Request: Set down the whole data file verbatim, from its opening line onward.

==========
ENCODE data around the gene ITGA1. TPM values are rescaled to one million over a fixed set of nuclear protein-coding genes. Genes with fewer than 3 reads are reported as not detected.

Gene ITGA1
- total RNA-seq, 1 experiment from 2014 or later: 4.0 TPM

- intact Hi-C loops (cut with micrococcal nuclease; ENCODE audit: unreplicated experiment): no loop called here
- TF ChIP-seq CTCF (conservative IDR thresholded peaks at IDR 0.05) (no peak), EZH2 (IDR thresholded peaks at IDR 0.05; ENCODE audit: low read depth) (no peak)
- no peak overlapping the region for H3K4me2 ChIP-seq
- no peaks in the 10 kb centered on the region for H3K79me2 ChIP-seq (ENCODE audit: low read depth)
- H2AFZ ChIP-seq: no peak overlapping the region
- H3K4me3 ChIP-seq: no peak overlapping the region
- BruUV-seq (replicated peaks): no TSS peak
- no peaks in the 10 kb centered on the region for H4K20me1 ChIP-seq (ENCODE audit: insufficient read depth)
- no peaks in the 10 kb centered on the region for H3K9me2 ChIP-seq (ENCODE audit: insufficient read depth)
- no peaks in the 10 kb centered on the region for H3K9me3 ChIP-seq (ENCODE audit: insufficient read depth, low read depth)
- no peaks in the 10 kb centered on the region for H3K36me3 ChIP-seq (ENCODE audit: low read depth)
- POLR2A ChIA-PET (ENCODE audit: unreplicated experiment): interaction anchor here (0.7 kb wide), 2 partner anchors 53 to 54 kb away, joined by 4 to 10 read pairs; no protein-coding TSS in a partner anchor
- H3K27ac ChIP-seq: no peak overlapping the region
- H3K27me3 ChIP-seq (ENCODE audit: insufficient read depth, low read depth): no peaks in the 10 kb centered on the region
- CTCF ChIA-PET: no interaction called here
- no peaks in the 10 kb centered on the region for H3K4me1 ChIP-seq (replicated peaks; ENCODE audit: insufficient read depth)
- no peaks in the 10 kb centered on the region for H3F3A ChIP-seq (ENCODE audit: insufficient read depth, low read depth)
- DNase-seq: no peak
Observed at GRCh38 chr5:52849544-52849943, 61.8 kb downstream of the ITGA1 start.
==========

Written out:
ENCODE data around the gene ITGA1. TPM values are rescaled to one million over a fixed set of nuclear protein-coding genes. Genes with fewer than 3 reads are reported as not detected.

Gene ITGA1
- total RNA-seq, 1 experiment from 2014 or later: 4.0 TPM

- intact Hi-C loops (cut with micrococcal nuclease; ENCODE audit: unreplicated experiment): no loop called here
- TF ChIP-seq CTCF (conservative IDR thresholded peaks at IDR 0.05) (no peak), EZH2 (IDR thresholded peaks at IDR 0.05; ENCODE audit: low read depth) (no peak)
- no peak overlapping the region for H3K4me2 ChIP-seq
- no peaks in the 10 kb centered on the region for H3K79me2 ChIP-seq (ENCODE audit: low read depth)
- H2AFZ ChIP-seq: no peak overlapping the region
- H3K4me3 ChIP-seq: no peak overlapping the region
- BruUV-seq (replicated peaks): no TSS peak
- no peaks in the 10 kb centered on the region for H4K20me1 ChIP-seq (ENCODE audit: insufficient read depth)
- no peaks in the 10 kb centered on the region for H3K9me2 ChIP-seq (ENCODE audit: insufficient read depth)
- no peaks in the 10 kb centered on the region for H3K9me3 ChIP-seq (ENCODE audit: insufficient read depth, low read depth)
- no peaks in the 10 kb centered on the region for H3K36me3 ChIP-seq (ENCODE audit: low read depth)
- POLR2A ChIA-PET (ENCODE audit: unreplicated experiment): interaction anchor here (0.7 kb wide), 2 partner anchors 53 to 54 kb away, joined by 4 to 10 read pairs; no protein-coding TSS in a partner anchor
- H3K27ac ChIP-seq: no peak overlapping the region
- H3K27me3 ChIP-seq (ENCODE audit: insufficient read depth, low read depth): no peaks in the 10 kb centered on the region
- CTCF ChIA-PET: no interaction called here
- no peaks in the 10 kb centered on the region for H3K4me1 ChIP-seq (replicated peaks; ENCODE audit: insufficient read depth)
- no peaks in the 10 kb centered on the region for H3F3A ChIP-seq (ENCODE audit: insufficient read depth, low read depth)
- DNase-seq: no peak
Observed at GRCh38 chr5:52849544-52849943, 61.8 kb downstream of the ITGA1 start.